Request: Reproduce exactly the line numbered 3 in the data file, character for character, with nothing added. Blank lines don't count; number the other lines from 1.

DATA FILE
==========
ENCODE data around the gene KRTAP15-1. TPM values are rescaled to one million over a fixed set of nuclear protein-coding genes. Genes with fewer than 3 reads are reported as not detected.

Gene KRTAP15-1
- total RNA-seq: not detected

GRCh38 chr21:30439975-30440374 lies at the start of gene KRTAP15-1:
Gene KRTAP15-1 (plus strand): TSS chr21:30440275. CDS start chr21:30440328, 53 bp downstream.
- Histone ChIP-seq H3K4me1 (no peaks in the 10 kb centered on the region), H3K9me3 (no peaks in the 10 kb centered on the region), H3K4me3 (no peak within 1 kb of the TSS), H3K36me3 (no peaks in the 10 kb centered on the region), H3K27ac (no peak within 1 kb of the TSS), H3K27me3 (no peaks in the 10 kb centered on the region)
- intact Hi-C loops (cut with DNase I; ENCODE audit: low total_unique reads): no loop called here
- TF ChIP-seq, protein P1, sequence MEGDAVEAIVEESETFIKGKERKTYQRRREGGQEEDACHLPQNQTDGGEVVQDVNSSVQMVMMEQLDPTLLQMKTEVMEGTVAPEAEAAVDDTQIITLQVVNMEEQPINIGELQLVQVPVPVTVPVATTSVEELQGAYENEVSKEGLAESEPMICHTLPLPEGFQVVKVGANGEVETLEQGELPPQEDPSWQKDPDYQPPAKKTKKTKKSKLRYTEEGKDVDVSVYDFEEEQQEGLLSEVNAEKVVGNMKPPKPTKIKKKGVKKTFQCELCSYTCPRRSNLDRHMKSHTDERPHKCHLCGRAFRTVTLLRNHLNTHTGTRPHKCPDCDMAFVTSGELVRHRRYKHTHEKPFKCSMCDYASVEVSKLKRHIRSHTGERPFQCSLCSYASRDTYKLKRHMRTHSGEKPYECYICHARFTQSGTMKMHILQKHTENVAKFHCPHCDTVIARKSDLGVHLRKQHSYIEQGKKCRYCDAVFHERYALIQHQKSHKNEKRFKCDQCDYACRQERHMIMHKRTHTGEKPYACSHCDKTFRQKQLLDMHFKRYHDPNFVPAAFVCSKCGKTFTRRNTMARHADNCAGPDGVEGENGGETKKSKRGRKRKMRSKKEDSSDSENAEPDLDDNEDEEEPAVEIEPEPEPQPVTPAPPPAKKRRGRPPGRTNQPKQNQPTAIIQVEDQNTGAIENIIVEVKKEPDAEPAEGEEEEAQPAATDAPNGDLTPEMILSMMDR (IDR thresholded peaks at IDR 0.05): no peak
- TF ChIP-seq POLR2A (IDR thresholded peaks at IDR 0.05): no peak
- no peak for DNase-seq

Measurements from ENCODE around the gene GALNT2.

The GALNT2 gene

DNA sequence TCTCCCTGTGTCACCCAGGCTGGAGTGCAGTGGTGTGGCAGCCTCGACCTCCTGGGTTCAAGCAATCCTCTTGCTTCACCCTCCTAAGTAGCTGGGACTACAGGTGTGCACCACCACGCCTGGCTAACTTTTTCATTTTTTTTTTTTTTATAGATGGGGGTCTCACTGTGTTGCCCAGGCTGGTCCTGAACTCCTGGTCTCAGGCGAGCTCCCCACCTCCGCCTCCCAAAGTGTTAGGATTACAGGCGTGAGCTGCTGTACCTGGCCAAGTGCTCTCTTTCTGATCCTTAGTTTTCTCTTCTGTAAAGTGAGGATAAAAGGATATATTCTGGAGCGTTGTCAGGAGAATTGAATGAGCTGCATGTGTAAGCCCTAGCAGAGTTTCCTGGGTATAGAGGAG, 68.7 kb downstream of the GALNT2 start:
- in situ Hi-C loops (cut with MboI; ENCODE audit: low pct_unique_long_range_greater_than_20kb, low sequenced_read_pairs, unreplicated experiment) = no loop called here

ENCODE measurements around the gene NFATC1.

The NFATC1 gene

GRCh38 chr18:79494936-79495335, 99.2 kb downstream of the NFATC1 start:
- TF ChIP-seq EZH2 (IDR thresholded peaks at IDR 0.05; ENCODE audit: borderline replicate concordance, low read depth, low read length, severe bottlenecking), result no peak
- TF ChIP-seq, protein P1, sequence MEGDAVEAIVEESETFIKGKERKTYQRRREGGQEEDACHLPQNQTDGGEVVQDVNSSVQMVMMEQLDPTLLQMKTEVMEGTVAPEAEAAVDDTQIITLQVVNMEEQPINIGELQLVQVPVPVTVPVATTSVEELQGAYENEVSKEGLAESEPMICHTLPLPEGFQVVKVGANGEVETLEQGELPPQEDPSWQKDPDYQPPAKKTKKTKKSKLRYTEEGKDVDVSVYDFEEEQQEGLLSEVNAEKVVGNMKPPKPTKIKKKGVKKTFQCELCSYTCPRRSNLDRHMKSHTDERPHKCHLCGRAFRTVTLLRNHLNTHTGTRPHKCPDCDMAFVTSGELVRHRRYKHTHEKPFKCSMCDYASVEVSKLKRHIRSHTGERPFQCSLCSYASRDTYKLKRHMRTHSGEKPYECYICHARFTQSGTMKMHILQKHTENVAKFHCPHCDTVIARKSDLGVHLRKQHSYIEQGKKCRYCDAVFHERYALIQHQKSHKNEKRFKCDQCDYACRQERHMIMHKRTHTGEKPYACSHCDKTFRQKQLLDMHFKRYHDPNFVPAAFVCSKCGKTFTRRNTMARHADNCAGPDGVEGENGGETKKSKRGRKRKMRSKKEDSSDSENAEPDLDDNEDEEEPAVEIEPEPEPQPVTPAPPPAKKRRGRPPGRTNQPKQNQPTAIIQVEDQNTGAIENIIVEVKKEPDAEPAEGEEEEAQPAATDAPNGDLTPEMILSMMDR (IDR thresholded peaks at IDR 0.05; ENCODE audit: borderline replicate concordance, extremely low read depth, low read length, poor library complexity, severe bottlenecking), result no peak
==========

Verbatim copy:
- total RNA-seq: not detected